Oh dear, Leo! Varadkar faces looming Irish crisis unless EU bends on hated Brexit rules
Brexit deal 'was always a dreadful deal' says Farage
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DUP leader Sir Jeffrey Donaldson will hold talks with Ireland’s deputy premier today to discuss the Brexit deal’s hated Northern Ireland Protocol. Ahead of the meeting, the unionist chief accused Mr Varadkar of having “spent years scaremongering about checkpoints that would never exist” and said he had “championed” the post-Brexit trade rules that have “fundamentally undermined” the Good Friday Agreement. The Protocol to avoid a hard border has been hugely controversial since it entered into force at the beginning of years.
Downing Street has warned that its measures have had a chilling effect on trade between Great Britain and Northern Ireland.
Unionists have said the rules, which have essentially introduced a trade barrier in the Irish Sea, have driven a wedge between the region and the rest of the UK.
In order to keep the Irish border open, Northern Ireland essentially has remained within the single market, with a number of checks on goods shipped from mainland Britain.
Mr Varadkar helped broker the original terms as part of the UK’s EU withdrawal agreement in October 2019 while he was still Irish premier.
He since has stepped aside as part of a coalition agreement in Dublin and will return to the top job next year.
Mr Donaldson suggested he could inherit a messy situation on the Irish border if Dublin and Brussels don’t agree to rework the Brexit trade rules, as requested by the UK Government.
“He can continue with the rhetoric of recent years and watch those events unfold or he can adopt a new spirit of positive cooperation,” the DUP leader said.
“Arrangements which respect both the EU single market and Northern Ireland’s place within the UK internal market are not just achievable but would deliver on the promise of protecting the Belfast Agreement.”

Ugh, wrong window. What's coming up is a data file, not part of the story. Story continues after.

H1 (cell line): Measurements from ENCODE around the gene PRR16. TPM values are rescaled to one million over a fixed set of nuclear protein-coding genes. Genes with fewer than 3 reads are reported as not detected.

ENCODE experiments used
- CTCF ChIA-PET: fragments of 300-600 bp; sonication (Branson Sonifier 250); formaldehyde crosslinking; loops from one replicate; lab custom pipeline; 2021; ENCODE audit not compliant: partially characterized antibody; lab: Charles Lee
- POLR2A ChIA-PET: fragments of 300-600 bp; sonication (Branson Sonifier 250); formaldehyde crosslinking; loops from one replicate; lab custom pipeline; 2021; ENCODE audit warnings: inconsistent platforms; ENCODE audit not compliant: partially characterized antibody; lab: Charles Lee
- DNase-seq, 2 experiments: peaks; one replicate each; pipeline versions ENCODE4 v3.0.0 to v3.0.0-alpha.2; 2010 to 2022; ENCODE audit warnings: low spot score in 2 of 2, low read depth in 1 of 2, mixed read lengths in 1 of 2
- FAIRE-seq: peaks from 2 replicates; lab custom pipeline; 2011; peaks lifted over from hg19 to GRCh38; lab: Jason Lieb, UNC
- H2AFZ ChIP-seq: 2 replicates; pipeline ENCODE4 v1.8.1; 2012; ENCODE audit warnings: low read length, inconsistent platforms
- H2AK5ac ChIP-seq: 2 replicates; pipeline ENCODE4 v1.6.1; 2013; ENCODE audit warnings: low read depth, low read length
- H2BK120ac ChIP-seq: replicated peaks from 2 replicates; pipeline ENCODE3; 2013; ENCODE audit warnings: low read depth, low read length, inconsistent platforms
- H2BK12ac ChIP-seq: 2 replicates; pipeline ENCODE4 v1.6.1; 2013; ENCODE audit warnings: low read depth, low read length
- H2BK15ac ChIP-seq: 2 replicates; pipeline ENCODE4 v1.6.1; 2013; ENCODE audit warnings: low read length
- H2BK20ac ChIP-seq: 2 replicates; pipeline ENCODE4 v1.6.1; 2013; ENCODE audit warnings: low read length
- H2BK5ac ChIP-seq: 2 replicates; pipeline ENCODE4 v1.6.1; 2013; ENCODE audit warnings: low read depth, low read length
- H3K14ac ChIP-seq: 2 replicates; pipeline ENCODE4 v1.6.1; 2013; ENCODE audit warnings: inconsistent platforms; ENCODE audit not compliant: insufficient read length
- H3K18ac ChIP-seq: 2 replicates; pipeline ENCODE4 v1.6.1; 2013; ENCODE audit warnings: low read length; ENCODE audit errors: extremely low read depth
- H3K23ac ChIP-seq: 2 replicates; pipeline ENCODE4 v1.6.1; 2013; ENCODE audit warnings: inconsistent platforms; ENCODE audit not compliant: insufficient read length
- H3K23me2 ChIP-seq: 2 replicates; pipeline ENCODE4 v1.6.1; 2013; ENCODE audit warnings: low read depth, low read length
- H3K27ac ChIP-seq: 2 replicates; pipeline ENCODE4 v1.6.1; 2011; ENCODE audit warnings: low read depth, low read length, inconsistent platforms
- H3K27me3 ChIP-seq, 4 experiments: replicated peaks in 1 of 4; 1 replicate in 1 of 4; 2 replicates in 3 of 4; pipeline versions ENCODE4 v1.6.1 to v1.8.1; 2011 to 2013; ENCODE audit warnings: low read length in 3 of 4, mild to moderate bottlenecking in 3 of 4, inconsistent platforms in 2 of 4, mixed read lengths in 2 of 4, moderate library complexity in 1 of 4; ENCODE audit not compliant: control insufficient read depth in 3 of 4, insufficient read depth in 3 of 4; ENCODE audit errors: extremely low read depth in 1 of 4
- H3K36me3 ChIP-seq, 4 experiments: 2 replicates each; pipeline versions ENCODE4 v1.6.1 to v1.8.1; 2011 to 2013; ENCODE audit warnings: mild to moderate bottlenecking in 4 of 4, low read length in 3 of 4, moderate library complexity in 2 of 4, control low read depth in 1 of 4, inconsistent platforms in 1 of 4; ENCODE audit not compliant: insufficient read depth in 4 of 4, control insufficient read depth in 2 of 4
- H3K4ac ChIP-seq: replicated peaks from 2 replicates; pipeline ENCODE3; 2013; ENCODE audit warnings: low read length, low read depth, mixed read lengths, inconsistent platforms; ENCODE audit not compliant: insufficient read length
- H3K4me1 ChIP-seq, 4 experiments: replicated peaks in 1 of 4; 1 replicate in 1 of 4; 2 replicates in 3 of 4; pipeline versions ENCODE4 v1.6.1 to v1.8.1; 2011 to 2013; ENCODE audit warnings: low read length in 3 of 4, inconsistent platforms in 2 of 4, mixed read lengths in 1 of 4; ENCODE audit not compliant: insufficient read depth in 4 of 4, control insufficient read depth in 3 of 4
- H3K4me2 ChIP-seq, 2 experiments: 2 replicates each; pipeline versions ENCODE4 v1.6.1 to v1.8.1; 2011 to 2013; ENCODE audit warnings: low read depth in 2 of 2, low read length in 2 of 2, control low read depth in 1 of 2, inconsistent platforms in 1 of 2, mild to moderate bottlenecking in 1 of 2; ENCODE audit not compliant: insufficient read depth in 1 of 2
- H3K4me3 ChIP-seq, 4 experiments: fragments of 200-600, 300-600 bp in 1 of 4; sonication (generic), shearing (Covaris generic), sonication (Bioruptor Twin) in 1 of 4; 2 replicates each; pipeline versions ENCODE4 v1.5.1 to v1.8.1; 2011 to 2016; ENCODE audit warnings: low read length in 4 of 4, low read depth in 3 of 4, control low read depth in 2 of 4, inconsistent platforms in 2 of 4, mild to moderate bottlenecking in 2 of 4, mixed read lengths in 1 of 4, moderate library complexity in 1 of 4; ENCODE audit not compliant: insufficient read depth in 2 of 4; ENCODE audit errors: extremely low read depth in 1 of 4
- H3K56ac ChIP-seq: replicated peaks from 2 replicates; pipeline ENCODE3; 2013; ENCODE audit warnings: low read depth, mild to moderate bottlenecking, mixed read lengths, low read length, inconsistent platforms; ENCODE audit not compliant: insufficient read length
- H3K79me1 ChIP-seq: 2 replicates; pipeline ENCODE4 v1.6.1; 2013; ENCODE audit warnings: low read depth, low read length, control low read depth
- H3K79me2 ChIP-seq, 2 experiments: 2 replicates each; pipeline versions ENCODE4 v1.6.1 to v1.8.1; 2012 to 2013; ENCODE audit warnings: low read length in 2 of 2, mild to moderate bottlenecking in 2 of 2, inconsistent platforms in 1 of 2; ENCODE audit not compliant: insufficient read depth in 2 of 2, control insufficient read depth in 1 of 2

Both the UK and EU have published plans for simplifying the terms of the Protocol.
Talks are expected to be held this month to address the concerns ahead of the expiration of a number of grace periods from EU red tape.
Northern Ireland’s economy minister Gordon Lyons this week called for further delays to the Irish Sea checks.
He said there would be “real problems” if the grace periods expire as planned on October 1.
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The UK’s so-called “Command Paper” called for the entire Protocol to be renegotiated to remove the majority of checks between GB-NI, as well as erase the European Court of Justice’s powers over the measures.
But Brussels has rejected any renegotiation and insisted fixes can be found within the existing treaty text.
The grace periods due to expire include the controversial ban on British-made chilled meats from being sold in Northern Ireland.
If a fix isn’t found this could mean the sale of British sausages and burgers in the region is prohibited.
Another concern is the need for supermarkets to start using export health certificates for all products of animal origin shipped from GB to NI.
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Mr Lyons warned this would significantly increase the administrative burden and risk food shortages.
“There will be real problems for our supplies particularly in terms of food,” he said.
Aodhan Connolly, of the Northern Ireland Retail Consortium, said businesses were not prepared for the end of the grace periods.
He said: “It was put in place to allow a new system to come in that would remove friction from moving goods from Great Britain to Northern Ireland.
“That isn’t in place and so we need a standstill.
“Otherwise there will be new certification required that will need signed off by a vet.
“That means friction, which means costs that neither retailers nor Northern Ireland householders can afford.”
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